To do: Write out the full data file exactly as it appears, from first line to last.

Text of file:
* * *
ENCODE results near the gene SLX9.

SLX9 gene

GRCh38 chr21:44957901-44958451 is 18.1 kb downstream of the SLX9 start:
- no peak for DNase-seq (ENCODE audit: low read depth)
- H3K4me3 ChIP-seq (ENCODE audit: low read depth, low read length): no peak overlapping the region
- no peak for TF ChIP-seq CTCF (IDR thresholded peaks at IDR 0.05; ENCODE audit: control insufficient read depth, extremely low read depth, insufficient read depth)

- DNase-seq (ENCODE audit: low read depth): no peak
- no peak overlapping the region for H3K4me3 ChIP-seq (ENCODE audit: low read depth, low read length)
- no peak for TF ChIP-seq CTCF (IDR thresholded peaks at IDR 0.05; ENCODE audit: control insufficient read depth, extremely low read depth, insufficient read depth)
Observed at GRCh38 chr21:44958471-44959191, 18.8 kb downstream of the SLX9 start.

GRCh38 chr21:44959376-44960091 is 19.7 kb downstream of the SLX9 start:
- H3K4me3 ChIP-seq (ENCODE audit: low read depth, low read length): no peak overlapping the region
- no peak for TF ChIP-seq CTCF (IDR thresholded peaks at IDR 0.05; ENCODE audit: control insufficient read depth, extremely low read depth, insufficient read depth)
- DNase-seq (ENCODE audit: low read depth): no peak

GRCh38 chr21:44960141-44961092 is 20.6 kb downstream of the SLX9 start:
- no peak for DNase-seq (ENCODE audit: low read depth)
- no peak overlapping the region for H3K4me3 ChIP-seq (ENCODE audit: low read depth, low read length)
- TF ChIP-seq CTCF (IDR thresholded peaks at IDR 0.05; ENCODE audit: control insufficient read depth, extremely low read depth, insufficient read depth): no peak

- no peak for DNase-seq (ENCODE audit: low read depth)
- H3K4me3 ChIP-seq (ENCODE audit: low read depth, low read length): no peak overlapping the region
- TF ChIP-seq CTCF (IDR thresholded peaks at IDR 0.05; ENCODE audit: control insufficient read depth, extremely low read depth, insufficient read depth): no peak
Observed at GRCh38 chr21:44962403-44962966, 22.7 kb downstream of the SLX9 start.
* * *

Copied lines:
ENCODE results near the gene SLX9.

SLX9 gene

GRCh38 chr21:44957901-44958451 is 18.1 kb downstream of the SLX9 start:
- no peak for DNase-seq (ENCODE audit: low read depth)
- H3K4me3 ChIP-seq (ENCODE audit: low read depth, low read length): no peak overlapping the region
- no peak for TF ChIP-seq CTCF (IDR thresholded peaks at IDR 0.05; ENCODE audit: control insufficient read depth, extremely low read depth, insufficient read depth)

- DNase-seq (ENCODE audit: low read depth): no peak
- no peak overlapping the region for H3K4me3 ChIP-seq (ENCODE audit: low read depth, low read length)
- no peak for TF ChIP-seq CTCF (IDR thresholded peaks at IDR 0.05; ENCODE audit: control insufficient read depth, extremely low read depth, insufficient read depth)
Observed at GRCh38 chr21:44958471-44959191, 18.8 kb downstream of the SLX9 start.

GRCh38 chr21:44959376-44960091 is 19.7 kb downstream of the SLX9 start:
- H3K4me3 ChIP-seq (ENCODE audit: low read depth, low read length): no peak overlapping the region
- no peak for TF ChIP-seq CTCF (IDR thresholded peaks at IDR 0.05; ENCODE audit: control insufficient read depth, extremely low read depth, insufficient read depth)
- DNase-seq (ENCODE audit: low read depth): no peak

GRCh38 chr21:44960141-44961092 is 20.6 kb downstream of the SLX9 start:
- no peak for DNase-seq (ENCODE audit: low read depth)
- no peak overlapping the region for H3K4me3 ChIP-seq (ENCODE audit: low read depth, low read length)
- TF ChIP-seq CTCF (IDR thresholded peaks at IDR 0.05; ENCODE audit: control insufficient read depth, extremely low read depth, insufficient read depth): no peak

- no peak for DNase-seq (ENCODE audit: low read depth)
- H3K4me3 ChIP-seq (ENCODE audit: low read depth, low read length): no peak overlapping the region
- TF ChIP-seq CTCF (IDR thresholded peaks at IDR 0.05; ENCODE audit: control insufficient read depth, extremely low read depth, insufficient read depth): no peak
Observed at GRCh38 chr21:44962403-44962966, 22.7 kb downstream of the SLX9 start.